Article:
Anyone that’s been following the news lately has probably noticed that major US media outlets and a sizeable handful of higher-up American politicians have been perfectly comfortable disseminating accusations regarding who’s responsible for the onslaught of cyber attacks that have been waged against US government organizations.
The US Democratic National Committee’s servers were hacked months back and more recently suffered from major humiliation as a result of the leak of emails demonstrating the supposedly neutral committee’s clear favoring of Hillary Clinton over Bernie Sanders throughout the Democratic primary process. Shortly after the leak, the Democratic Congressional Campaign Committee (DCCC) reported its discovery of anonymous hackers snooping on its servers.
More recently, news outlets are covering an even more impressive leak; a hacker group calling itself “ShadowBrokers” recently announced its plan to auction the coding for malware created by the NSA itself. While there is still some debate as to whether the hack is real, documents recently provided by ex-NSA contractor Edward Snowden and the opinions of cyber security experts and ex-NSA employees all seem to back up the credibility of the hackers’ claims.
In the wake of all of this cyber chaos, presidential nominees Hillary Clinton and Donald Trump have already gone so far as to assume that Russian state-sponsored hackers are responsible. Russian politicians and diplomats have vehemently denied the accusations, claiming that the entire narrative is “surprisingly childish.” Some ex-NSA employees have stated that it’s more likely a rogue insider was responsible for the leak than a foreign entity.
But what do current NSA employees and higher-ups think of this chain of events? The enormous and controversial US government agency has remained conspicuously silent in this whirlwind of relatively groundless explanations.
According to Edward Snowden, “evidence that could publicly attribute responsibility for the DNC hack certainly exists at the NSA,” given that the agency has access to a powerful tool called XKeyscore, which collects huge amounts of information and would likely be able to identify the criminals behind the intrusion.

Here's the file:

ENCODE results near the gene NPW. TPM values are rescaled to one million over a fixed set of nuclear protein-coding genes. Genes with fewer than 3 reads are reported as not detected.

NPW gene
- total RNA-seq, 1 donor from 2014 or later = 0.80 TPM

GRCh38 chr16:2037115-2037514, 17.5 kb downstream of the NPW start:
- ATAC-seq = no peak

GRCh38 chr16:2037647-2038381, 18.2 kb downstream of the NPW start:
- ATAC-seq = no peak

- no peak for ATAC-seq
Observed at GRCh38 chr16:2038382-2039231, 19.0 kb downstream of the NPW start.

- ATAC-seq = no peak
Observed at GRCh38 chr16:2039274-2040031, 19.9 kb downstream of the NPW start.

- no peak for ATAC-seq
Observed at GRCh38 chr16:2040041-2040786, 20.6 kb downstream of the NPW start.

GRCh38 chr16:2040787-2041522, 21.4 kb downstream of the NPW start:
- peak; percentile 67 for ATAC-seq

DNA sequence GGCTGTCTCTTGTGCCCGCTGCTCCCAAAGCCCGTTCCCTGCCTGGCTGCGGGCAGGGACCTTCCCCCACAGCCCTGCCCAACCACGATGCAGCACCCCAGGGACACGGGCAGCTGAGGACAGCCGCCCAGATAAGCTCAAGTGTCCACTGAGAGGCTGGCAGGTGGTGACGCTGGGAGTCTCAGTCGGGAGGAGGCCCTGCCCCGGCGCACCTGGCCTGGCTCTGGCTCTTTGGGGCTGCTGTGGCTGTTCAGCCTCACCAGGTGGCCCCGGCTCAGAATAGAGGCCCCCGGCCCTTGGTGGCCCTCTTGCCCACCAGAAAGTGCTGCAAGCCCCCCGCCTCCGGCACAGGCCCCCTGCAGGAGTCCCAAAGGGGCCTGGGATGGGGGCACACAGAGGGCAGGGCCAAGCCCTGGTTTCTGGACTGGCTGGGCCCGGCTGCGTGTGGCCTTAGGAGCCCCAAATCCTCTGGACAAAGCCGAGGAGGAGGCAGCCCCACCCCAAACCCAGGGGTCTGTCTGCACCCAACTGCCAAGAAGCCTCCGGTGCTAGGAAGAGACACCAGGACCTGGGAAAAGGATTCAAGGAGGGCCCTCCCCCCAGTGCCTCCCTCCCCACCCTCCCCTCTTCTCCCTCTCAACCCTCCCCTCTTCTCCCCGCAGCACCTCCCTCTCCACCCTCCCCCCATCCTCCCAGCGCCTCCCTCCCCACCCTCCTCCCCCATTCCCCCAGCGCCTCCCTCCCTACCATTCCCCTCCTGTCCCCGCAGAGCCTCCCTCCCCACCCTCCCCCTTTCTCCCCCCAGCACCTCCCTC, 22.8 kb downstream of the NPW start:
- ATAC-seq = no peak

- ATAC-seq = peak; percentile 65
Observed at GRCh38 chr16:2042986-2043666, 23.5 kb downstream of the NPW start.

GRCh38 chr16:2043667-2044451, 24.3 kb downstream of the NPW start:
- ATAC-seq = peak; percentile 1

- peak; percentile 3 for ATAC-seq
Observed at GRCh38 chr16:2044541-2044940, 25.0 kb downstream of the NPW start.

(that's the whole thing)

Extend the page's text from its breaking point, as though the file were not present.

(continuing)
Some strategists believe that because the NSA must know who’s responsible for the attack, they must be holding back their accusations in hopes of maintaining the secrecy of future attacks. After all, if the NSA had covert computers that could identify and watch foreign entities as they attacked, it wouldn’t make sense to make that ability known.
“You give away capabilities and maybe even access if you reveal that,” said Dr. Peter Singer, member of the think tank New America and coauthor of “Ghost Fleet.”
Singer says that the NSA is caught in a “I can’t show you my homework because it means I’ll give up this intelligence goldmine” situation.
That said, other cyber security experts have made their suspicions known. According to CrowdStrike, digital fingerprints left behind by two separate hacker groups linked to the Russian state were found within the DNC servers.
The American public is unlikely to find out if the NSA shares those suspicions anytime soon. Chris Thomas, a strategist at Tenable Network Security, said that the agency was unlikely to dump an enormous flood of information the way that President John F. Kennedy did in 1962 during the Cuban missile crisis:
“President Kennedy famously gave his press briefing where he actually showed U-2 spy plan photos, and this gave away great secrets of the Untied States, but it also proved to the world that there were, in fact, missiles in Cuba,” he explained.
According to Thomas, the United States should say “‘this is why we think this country did this thing… here’s our evidence, here’s our IP addresses, here’s our packet captures,’ just so that it’s not a he-said/she-said type of thing.”